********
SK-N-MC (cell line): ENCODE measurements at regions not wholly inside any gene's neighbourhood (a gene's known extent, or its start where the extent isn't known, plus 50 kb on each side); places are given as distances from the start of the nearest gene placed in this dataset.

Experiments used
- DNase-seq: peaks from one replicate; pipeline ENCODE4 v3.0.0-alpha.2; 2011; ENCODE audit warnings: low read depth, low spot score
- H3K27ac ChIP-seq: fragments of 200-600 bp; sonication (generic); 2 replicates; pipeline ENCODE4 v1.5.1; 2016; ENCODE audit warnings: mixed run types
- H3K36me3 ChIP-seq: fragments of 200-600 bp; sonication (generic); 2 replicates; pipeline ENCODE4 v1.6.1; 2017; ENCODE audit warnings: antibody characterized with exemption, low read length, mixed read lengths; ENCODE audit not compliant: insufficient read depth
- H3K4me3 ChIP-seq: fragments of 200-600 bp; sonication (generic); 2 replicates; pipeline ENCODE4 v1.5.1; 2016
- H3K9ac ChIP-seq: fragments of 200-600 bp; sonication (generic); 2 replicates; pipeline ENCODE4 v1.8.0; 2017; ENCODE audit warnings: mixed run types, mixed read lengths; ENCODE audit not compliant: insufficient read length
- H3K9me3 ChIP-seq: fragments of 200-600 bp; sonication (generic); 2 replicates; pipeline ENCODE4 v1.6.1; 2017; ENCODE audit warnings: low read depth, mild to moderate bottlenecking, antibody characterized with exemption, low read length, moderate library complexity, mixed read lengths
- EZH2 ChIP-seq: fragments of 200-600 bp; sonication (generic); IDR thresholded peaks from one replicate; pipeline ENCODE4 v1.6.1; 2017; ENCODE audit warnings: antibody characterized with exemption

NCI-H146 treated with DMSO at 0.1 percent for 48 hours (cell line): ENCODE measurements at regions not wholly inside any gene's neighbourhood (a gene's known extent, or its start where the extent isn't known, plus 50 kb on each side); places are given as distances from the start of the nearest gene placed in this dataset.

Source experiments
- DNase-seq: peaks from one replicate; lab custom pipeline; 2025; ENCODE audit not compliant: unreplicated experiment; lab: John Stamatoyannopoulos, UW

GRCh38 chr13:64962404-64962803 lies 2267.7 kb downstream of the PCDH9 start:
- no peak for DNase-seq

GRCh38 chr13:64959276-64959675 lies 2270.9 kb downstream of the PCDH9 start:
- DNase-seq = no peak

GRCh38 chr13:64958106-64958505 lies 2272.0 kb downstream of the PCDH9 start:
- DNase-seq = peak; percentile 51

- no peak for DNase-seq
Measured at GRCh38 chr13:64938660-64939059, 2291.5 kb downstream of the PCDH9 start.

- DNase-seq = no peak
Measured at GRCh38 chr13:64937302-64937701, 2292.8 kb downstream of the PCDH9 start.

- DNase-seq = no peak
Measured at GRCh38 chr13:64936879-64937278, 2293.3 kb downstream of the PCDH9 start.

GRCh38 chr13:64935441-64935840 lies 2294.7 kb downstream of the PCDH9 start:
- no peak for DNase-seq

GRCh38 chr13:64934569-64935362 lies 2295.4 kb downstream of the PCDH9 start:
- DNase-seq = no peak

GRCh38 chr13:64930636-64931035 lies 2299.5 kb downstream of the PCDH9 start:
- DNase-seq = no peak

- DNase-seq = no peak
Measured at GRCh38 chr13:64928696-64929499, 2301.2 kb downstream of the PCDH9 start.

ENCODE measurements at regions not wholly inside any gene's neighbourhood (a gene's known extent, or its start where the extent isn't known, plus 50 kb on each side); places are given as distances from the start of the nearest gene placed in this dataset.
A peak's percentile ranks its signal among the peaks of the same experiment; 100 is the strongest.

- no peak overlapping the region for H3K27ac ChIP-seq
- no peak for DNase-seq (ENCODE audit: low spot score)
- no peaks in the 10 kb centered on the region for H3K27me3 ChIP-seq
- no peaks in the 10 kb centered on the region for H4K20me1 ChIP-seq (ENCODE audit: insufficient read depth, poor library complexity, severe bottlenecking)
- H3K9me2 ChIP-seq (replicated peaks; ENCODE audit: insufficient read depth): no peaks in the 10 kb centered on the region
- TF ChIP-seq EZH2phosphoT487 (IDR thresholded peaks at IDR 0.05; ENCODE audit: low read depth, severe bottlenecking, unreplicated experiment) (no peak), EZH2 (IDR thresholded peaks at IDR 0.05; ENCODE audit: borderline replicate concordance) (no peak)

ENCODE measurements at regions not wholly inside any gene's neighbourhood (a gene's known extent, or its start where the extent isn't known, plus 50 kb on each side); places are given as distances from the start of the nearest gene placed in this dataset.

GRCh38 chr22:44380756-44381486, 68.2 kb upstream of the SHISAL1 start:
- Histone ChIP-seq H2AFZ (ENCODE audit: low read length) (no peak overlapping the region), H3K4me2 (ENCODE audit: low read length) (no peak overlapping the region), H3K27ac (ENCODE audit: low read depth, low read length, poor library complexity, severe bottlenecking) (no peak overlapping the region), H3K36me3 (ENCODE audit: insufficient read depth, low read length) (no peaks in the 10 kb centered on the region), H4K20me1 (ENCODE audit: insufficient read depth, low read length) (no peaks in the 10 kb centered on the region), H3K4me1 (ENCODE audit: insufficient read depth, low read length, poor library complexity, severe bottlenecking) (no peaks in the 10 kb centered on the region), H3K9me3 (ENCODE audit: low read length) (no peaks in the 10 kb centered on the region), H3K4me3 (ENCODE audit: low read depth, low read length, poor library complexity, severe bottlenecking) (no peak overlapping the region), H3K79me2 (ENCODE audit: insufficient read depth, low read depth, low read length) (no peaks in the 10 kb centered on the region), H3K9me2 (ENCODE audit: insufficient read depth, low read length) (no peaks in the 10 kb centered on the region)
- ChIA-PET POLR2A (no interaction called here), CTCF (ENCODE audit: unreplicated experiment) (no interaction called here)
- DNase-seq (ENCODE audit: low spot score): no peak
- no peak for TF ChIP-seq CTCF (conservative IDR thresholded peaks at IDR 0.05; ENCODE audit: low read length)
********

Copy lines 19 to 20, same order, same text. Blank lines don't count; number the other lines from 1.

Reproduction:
- no peak for DNase-seq
Measured at GRCh38 chr13:64938660-64939059, 2291.5 kb downstream of the PCDH9 start.